On occasion when I help a client form a new corporation or limited liability company (LLC), the company will have two owners, each owning 50% of the company.
A major risk with 50-50 ownership is that disagreement on an important issue can deadlock the company. In an extreme situation, the dispute might even put the company out of business!
Accordingly, a well-drafted formation document – a shareholder agreement or LLC operating agreement – will anticipate this risk and provide one or more ways to resolve or work around the problem. Here are some examples:
- A requirement that disputes be submitted initially to mediation, which is particularly appropriate where the parties are more interested in resolving the issue and continuing to work together than in determining who is right and who is wrong. The mediator might be a trusted, neutral third party or a commercial mediation service provider.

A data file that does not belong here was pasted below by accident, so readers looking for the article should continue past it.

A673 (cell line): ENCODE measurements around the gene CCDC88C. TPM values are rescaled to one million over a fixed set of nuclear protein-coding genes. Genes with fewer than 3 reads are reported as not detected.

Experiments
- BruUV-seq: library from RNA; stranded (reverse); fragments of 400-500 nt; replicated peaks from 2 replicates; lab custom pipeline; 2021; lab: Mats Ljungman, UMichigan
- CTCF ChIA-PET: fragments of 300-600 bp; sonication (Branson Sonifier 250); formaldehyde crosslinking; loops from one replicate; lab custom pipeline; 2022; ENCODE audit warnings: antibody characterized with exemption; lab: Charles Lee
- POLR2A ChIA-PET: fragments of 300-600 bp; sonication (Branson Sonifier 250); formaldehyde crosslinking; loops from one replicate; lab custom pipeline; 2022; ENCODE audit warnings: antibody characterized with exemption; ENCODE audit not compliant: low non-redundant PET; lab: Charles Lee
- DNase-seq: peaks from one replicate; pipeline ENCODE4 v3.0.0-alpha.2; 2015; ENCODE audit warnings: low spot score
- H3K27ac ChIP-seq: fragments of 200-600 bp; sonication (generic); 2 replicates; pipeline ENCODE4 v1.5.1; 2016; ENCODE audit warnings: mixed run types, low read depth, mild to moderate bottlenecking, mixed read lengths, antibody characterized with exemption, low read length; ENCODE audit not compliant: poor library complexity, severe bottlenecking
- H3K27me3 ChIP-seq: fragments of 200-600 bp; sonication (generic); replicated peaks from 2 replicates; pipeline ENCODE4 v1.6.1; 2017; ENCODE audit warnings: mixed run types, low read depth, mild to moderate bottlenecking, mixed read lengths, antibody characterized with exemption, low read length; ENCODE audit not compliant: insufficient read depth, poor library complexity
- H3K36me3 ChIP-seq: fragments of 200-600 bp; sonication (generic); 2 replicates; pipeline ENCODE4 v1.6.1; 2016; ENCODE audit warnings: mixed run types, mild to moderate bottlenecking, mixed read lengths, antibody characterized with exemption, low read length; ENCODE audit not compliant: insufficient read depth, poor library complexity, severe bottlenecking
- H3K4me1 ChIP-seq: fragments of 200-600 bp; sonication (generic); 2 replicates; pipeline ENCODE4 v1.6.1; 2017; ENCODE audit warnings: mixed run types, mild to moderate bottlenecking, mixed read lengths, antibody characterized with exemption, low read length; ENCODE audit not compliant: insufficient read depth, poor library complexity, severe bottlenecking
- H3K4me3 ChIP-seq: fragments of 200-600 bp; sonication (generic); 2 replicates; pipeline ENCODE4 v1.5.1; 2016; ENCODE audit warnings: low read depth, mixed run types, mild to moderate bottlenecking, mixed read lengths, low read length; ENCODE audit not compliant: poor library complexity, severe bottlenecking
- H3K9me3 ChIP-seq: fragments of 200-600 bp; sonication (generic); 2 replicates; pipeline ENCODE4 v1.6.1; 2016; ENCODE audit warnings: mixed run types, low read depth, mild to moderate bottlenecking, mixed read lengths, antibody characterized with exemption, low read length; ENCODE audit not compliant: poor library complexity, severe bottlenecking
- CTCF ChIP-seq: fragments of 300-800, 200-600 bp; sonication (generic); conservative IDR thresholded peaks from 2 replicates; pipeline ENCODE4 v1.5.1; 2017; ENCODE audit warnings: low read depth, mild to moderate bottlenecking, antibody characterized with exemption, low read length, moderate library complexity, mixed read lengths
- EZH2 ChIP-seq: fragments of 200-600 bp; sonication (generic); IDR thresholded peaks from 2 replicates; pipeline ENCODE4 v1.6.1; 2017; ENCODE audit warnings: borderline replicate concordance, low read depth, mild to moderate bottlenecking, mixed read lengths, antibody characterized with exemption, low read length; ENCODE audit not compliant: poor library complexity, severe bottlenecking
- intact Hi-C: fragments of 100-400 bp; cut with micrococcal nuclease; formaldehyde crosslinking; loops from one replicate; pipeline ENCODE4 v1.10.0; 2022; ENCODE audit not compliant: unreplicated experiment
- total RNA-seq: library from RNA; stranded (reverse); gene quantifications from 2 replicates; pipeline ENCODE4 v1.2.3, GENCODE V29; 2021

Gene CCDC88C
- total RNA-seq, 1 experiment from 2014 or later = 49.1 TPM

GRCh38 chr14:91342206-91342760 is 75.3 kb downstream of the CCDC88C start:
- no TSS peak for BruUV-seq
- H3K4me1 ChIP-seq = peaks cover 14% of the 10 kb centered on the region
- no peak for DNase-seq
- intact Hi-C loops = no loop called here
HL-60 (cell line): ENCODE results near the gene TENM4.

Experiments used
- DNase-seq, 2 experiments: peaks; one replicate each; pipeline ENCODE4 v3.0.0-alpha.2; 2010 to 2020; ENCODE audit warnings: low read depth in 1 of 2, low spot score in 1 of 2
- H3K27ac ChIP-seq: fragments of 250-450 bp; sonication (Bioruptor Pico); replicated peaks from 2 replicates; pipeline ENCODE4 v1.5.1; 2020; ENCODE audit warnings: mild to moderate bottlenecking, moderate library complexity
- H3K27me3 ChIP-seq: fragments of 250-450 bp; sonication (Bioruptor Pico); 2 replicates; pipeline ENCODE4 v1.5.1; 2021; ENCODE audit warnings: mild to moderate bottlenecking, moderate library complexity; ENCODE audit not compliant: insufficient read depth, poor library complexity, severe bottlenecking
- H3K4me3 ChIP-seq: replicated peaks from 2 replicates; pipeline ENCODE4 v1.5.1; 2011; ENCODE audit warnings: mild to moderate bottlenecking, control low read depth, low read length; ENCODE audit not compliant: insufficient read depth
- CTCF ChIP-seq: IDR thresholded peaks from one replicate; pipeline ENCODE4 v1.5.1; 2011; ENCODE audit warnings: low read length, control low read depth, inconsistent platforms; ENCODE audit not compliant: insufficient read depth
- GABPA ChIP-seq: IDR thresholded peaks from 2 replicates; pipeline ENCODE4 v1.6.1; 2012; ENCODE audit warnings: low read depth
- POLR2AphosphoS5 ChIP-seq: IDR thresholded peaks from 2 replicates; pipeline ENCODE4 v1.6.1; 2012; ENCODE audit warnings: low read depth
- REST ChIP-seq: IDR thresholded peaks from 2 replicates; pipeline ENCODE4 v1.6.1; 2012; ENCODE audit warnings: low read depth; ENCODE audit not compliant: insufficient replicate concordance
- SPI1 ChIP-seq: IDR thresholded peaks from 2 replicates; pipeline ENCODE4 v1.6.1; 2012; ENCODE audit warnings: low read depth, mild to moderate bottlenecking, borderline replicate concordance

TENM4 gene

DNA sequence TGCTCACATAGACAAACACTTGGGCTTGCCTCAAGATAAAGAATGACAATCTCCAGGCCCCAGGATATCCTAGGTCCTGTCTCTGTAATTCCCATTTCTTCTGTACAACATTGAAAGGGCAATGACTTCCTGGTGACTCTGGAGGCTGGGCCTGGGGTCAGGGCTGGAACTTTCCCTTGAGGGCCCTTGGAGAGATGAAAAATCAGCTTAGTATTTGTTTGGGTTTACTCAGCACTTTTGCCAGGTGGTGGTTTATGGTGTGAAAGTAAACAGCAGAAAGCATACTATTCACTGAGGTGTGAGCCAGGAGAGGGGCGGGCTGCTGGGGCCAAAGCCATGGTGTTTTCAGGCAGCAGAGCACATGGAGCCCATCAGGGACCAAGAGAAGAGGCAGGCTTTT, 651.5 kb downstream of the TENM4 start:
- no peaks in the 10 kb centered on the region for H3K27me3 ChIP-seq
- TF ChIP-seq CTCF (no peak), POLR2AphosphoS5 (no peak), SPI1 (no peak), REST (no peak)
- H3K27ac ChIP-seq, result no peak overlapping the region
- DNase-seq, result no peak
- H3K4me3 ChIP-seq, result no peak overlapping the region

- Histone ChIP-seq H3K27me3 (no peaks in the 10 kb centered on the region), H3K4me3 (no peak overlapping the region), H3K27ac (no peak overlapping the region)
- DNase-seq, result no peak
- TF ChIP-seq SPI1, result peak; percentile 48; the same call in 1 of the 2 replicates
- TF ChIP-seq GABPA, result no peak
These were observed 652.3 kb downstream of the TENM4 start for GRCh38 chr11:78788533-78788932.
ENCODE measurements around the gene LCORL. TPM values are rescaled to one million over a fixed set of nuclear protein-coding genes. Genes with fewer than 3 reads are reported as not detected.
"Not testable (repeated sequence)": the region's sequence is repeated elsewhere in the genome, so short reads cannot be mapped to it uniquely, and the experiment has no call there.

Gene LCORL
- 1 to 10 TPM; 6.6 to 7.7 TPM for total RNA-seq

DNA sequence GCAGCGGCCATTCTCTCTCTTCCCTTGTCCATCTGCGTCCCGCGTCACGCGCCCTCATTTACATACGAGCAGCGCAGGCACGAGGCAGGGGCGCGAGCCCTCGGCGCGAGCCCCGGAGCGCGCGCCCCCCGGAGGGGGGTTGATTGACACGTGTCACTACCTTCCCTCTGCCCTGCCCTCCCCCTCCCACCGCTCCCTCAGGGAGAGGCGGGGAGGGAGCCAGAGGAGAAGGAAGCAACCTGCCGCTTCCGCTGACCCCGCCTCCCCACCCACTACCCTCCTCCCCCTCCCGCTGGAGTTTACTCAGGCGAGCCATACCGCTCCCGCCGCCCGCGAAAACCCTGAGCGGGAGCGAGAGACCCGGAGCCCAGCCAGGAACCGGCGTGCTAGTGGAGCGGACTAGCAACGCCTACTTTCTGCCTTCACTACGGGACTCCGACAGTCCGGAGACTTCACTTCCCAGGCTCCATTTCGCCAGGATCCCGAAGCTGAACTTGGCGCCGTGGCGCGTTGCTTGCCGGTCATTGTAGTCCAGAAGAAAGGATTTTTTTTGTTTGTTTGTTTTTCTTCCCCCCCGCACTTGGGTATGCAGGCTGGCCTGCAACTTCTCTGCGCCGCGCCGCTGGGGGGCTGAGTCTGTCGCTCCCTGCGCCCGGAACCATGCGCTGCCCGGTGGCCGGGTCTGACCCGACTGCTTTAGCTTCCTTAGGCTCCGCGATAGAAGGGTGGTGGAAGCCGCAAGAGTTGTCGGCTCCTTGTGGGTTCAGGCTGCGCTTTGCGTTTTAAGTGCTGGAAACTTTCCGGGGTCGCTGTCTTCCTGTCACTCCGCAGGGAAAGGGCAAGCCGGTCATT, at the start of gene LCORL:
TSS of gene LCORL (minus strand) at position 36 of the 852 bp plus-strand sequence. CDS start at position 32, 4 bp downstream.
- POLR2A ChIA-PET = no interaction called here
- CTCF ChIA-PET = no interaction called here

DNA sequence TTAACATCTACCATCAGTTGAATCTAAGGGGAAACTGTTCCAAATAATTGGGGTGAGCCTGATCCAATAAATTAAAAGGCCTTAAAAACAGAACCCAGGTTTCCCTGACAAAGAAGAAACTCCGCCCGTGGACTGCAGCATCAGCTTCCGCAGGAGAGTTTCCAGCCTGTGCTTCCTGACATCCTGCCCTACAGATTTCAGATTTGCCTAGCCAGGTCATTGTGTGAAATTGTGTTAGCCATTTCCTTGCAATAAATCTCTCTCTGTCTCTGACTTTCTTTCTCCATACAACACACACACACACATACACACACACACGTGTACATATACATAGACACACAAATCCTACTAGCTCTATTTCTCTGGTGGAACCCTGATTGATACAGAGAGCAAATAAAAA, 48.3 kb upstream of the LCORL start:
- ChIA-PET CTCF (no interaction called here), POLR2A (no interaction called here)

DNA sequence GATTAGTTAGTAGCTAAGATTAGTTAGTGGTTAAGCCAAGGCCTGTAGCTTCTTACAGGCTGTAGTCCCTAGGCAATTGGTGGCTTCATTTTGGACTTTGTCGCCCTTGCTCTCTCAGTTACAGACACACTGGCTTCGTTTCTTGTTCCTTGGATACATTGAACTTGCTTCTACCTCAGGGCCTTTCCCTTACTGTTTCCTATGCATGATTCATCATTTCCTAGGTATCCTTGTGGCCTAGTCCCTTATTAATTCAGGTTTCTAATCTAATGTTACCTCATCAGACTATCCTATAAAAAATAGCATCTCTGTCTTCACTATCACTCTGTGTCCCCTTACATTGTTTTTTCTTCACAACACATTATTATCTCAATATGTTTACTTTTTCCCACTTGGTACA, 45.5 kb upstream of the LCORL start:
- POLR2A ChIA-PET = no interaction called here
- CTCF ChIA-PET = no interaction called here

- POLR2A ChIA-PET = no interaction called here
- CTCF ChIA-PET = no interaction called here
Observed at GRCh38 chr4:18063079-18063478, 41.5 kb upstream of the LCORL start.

- If mediation does not work, the opportunity for either owner to request (or alternatively, a requirement) that the dispute be submitted to binding arbitration. One downside of arbitration is that it may be less helpful if the dispute concerns business judgment rather than a legal issue.
- Absent resolution by one of the foregoing means, a procedure by which one owner may buy out or sell to the other.
Sample language for each of these approaches is included in “Sample Mediation, Arbitration and Buyout Provisions” on the Downloads page.
Related post: How to Kill Your Company when that’s the Only Choice
This blog does not provide legal advice and does not create an attorney-client relationship. If you need legal advice, please contact an attorney directly.